In January 1918, Alma Mahler Gropius saw writer Franz Werfel at a performance of her dead husband’s fourth symphony.
During the concert, Alma and Franz exchanged long, lingering glances.
At intermission, she brought him home, cheating on the man she had cheated on Mahler with.
The affair didn’t end there. As winter melted into spring, Alma realized that she was pregnant. It was yet another upheaval in a year (an era!) full of them, as the Great War wreaked havoc on European life. Alma’s husband, architect Walter Gropius, had been severely wounded in battle and was recuperating in Vienna. (There was even a chance he was the father of the baby; he had returned home on furlough at Christmas.) Her lover Franz Werfel had been conducting a lecture tour in neutral Switzerland, but in March received orders from the War Press Office to return to Vienna. Everything, it seemed, was in flux.
In the summer, Alma left the city and her love interests, decamping to the family’s second home in Breitenstein. (Mahler had chosen the land as the place where he wanted to retire; Alma only built there after he died.) Franz Werfel followed. He and Alma agreed to be discreet.
Other visitors came, too. On July twenty-seventh, Alma entertained a wealthy sugar manufacturer’s wife named Emmy Redlich and her teenage daughter. Alma trotted out her own teenage daughter, Anna, and together Alma and Anna played an arrangement of Mahler’s eighth symphony, commonly known as the Symphony of a Thousand, on a single harmonium. The Eighth ends with the words:
Here the indescribable / Is accomplished / The ever-womanly / Leads us above.
It was a late night, but finally the guests went to sleep and the villa fell quiet. Franz Werfel slipped from his bed and into Alma’s. The sex was violently passionate. “I didn’t go easy on her,” Franz later wrote. They finished, he left, and Alma drifted off to sleep.
The next morning she awoke as if from a dream, her body soaking in a warm, sticky pool. She found herself screaming as she rang for her maid. The rough sex had caused her to hemorrhage.
Franz ran across fields to find a doctor. He found a small-town physician who worked at the local sanitarium. Alma, her body weakened but her will strong as ever, took one look at him and demanded someone better qualified. By this point, Walter Gropius was rushing in from Vienna, a gynecological specialist in tow. Franz and Walter even passed each other at the train station, but Franz managed to slip away unnoticed.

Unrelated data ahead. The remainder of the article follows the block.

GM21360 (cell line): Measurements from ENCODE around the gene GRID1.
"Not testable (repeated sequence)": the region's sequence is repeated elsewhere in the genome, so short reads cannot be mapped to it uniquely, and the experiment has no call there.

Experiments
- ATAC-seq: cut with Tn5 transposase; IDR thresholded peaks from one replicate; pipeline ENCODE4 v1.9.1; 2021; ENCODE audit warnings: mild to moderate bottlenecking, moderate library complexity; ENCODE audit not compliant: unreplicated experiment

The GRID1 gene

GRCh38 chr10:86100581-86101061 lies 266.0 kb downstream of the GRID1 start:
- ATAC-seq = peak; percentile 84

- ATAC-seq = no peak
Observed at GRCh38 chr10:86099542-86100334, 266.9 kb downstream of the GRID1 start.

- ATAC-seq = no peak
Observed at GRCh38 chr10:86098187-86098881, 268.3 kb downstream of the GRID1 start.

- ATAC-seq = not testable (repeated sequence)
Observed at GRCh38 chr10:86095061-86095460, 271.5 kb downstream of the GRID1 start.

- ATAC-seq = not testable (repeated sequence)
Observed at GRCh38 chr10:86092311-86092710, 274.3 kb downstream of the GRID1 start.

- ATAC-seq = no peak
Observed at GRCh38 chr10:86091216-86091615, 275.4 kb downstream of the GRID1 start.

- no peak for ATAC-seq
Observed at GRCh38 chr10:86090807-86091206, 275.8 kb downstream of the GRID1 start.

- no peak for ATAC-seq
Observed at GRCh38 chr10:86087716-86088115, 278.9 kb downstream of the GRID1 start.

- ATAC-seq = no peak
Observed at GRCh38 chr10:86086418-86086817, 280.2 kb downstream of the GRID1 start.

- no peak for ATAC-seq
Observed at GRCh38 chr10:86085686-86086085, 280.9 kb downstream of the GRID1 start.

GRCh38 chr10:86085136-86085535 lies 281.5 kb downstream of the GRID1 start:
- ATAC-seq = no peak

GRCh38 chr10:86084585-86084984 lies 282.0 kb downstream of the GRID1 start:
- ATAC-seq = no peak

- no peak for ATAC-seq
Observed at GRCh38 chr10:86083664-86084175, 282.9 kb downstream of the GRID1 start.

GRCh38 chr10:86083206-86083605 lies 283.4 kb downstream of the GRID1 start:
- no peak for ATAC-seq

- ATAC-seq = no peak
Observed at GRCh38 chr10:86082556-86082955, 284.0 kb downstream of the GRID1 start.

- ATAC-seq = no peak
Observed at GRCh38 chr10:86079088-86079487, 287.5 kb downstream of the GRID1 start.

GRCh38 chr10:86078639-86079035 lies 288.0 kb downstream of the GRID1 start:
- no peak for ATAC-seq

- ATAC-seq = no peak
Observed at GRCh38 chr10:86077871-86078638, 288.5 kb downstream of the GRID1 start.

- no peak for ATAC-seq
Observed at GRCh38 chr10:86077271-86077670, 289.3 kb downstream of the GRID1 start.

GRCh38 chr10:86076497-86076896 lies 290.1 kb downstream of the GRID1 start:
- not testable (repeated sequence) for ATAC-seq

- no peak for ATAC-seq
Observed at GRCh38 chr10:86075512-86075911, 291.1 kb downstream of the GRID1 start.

The ongoing European carnage meant a shortage of ambulances, so Alma had to be transported part of the way to Vienna in a hearse. On August first, she arrived at the same hospital Gustav Mahler had died at. This was where the doctors decided they had no choice but to induce labor. That night, in grisly bloody agony, she gave birth to a premature baby boy. Walter Gropius stayed by her side through it all.
Despite all odds, both mother and son survived the night. When Franz learned the fates of his lover and child, he wrote a letter: “You holy mother! You are the most magnificent, the strongest, the most mystical, most goddess-like I have ever encountered in all my life…”
On August 25th, when Alma and Franz were speaking on the telephone, Walter Gropius walked into the room unannounced, and suddenly he understood everything.
One might have expected a scene to ensue, but there was none. The sexual triangle staggered on. Alma knew she didn’t love Gropius anymore, but in October, she slept with him again anyway. He had acted with such dignity and calm after discovering her betrayal that he was difficult to resist. New reservations about Werfel began creeping to the fore, especially after he began involving himself with bloody revolutionary politics. Alma openly acknowledged she had no idea where she or they were going.
During the winter of 1918-1919, her still unnamed son developed a swelling in the brain. Once again, the doctors decided that their only hope was a painful medical procedure. They would attempt to pierce the swelling and drain it. The first try didn’t work. “If only our child would recover, then all will be well,” Alma fretted. Her wish was unrealistic on several levels. Later procedures proved equally painful and ineffective. Her baby was doomed.
In February, Alma resolved to cut herself off from Franz Werfel. “I have no desire ever to see him again,” she declared. (She later married him.) Desperately flailing for answers, she hit upon the explanation that their boy’s illness was caused by the “degenerate” seed of the Jewish Franz Werfel.